Food & Drink

Are bargain burgers quickening Japan's deflationary tailspin?

by Shoko Oda and Grace Huang

Bloomberg

Fast-food lunches in Japan are starting to get cheaper as consumers look to trim their dining expenses, a worrying sign for the central bank as it tries to bring about inflation.

Japan’s fast-food chains have lowered menu prices over the past six months, with McDonald’s Japan, Burger King Japan and Yoshinoya Holdings Co. offering cheaper deals and lunchtime specials.

McDonald’s rolled out a new weekday lunchtime combo set earlier this month, offering a burger and a small-sized drink for ¥400. The new menu follows an all-day, ¥200 burger promotion that the company introduced last October, says company spokeswoman Kokoro Toyama.

“This was very popular with our customers. We’ve expanded options for weekday lunchtime to offer more cost-friendly, convenient menu options,” she says.

It’s hard to predict whether prices will continue to fall, but there are signs that a deflationary mindset is taking hold among consumers says Hiroshi Miyazaki, senior economist at Mitsubishi UFJ Morgan Stanley Securities Co.

“Gasoline and other energy-related prices are falling, which makes it easier for the restaurant sector to lower their prices as well,” Miyazaki says.

“I think people would find these ¥400 lunchtime sets pretty helpful,” says Kazuomi Nishiki, a 42-year-old employee at a real estate company who ate at McDonald’s in early September. “Stock prices may double but since individual income isn’t rising, people are attracted to cheaper options.”

In May, Burger King introduced a ¥490 meal set complete with a burger, small fries and a drink. In April, Beef bowl chain Yoshinoya brought back its pork bowl, priced ¥50 cheaper than its beef counterpart. A month earlier, Sushi restaurant chain Kappa-sushi began a campaign to cut the price on its ¥108 sushi dishes to ¥97 on weekdays, according to Kyodo News.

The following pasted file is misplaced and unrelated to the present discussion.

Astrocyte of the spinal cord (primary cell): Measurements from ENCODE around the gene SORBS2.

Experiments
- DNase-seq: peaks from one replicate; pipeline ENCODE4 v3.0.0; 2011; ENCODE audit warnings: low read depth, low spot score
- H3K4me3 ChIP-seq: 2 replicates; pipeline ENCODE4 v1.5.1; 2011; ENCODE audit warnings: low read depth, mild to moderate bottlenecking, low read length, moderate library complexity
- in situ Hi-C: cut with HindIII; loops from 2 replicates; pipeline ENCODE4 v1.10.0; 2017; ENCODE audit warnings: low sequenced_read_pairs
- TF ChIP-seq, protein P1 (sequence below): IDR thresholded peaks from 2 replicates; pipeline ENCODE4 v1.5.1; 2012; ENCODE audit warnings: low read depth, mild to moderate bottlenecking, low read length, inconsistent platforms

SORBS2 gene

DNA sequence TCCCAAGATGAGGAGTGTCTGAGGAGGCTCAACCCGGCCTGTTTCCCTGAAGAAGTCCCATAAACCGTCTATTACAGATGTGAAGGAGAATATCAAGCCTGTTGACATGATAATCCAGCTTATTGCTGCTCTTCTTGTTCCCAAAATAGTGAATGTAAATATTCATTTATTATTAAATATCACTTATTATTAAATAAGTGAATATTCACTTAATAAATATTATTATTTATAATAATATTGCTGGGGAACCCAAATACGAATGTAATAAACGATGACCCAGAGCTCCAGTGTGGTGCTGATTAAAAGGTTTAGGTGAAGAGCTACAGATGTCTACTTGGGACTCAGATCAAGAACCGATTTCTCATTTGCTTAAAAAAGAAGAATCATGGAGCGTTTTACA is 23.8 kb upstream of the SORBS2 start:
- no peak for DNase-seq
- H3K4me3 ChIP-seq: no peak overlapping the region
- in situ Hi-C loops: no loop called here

Yoshinoya revived the cheaper pork bowls, originally served as a substitute during the mad cow scare in the early 2000s, based on customer demand, according to a company spokesperson who declined to be identified, citing company policy.

McDonald’s Japan, whose sales bounced back in the April-June quarter after a series of food scandals, made headlines in the mid-’90s when it rolled out a series of discount campaigns that triggered price cuts at other restaurant chains. Those price cuts came as Japan headed into deflation following the bursting of the bubble economy, something it has yet to fully recover from.

Deflationary pressures in the fast food industry will likely persist in the foreseeable future, says Mitsushige Akino, an executive officer at Ichiyoshi Asset Management. Restaurants will thus face a period of cut-throat competition.

“In the 1990s, when McDonald’s cut prices on its menus, it was a strategic move,” Akino says. “This time it’s for survival. These chains can’t survive unless they go along with the deflationary model.”

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